I am well aware that I had an unusual childhood, I did spend a lot of time doing ‘kid’ things, riding my bike and playing with friends and imagining things. I did, however, watch a lot of TV shows that I’m pretty sure my friends weren’t watching, like The Golden Girls and Designing Women.

I dedicate a lot of my personality and my understanding of the world to the women on those shows. I’ve already mentioned that part of my education in sexuality comes from Golden Girls, which is something I appreciate, but I also know that I would love to be as strong a woman as Dorothy Zbornak and I was very sad to hear the Bea Arthur had died.

And this morning I woke up to here that Dixie Carter passed away.

I will always associate Dixie Carter with the beauty, poise, strength of character, sisterhood and passion for issues that Julia Sugarbaker demonstrated. I will always remember her anger whenever anyone crossed her or someone she love. Julia Sugarbaker was an excellent example of what womanhood should be to me as a young girl. She was well put together, she owned her own business, she was surrounded by close friends, and she was not to be trifled with.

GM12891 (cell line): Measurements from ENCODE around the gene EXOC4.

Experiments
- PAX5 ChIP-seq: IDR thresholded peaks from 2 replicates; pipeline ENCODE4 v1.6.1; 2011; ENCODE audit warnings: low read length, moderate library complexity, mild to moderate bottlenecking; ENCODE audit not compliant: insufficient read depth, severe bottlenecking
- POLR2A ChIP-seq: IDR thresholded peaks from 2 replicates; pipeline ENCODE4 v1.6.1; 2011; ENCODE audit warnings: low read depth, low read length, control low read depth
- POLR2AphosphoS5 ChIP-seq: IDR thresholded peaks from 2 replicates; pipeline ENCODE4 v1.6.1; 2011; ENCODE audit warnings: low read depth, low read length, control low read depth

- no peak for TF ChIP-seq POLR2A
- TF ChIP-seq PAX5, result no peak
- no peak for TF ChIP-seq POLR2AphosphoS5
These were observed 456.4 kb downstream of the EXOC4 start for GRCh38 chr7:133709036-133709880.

The particular episode of Designing Women that I will never forget – an episode that opened new worlds to me – was the episode in which a friend of the ladies at Sugarbaker’s, a gay man, came to tell them that he was dying of AIDS. I don’t know whether I was aware of what it meant to be gay at that age, but I certainly didn’t know anything about AIDS.

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